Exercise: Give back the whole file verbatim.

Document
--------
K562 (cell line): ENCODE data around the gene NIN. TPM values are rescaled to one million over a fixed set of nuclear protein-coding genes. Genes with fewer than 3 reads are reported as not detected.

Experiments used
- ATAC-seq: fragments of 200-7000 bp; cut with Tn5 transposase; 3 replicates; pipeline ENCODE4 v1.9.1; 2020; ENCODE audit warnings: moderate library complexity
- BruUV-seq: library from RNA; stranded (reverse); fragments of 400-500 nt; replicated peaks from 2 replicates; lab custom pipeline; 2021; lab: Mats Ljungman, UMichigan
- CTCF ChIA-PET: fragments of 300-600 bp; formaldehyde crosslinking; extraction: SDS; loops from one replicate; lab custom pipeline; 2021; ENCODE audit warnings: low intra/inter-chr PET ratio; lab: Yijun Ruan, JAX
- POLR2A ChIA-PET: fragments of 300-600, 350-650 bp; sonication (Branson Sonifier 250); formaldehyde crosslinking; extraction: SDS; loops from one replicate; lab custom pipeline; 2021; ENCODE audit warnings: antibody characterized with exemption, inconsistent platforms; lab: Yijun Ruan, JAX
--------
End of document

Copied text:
K562 (cell line): ENCODE data around the gene NIN. TPM values are rescaled to one million over a fixed set of nuclear protein-coding genes. Genes with fewer than 3 reads are reported as not detected.

Experiments used
- ATAC-seq: fragments of 200-7000 bp; cut with Tn5 transposase; 3 replicates; pipeline ENCODE4 v1.9.1; 2020; ENCODE audit warnings: moderate library complexity
- BruUV-seq: library from RNA; stranded (reverse); fragments of 400-500 nt; replicated peaks from 2 replicates; lab custom pipeline; 2021; lab: Mats Ljungman, UMichigan
- CTCF ChIA-PET: fragments of 300-600 bp; formaldehyde crosslinking; extraction: SDS; loops from one replicate; lab custom pipeline; 2021; ENCODE audit warnings: low intra/inter-chr PET ratio; lab: Yijun Ruan, JAX
- POLR2A ChIA-PET: fragments of 300-600, 350-650 bp; sonication (Branson Sonifier 250); formaldehyde crosslinking; extraction: SDS; loops from one replicate; lab custom pipeline; 2021; ENCODE audit warnings: antibody characterized with exemption, inconsistent platforms; lab: Yijun Ruan, JAX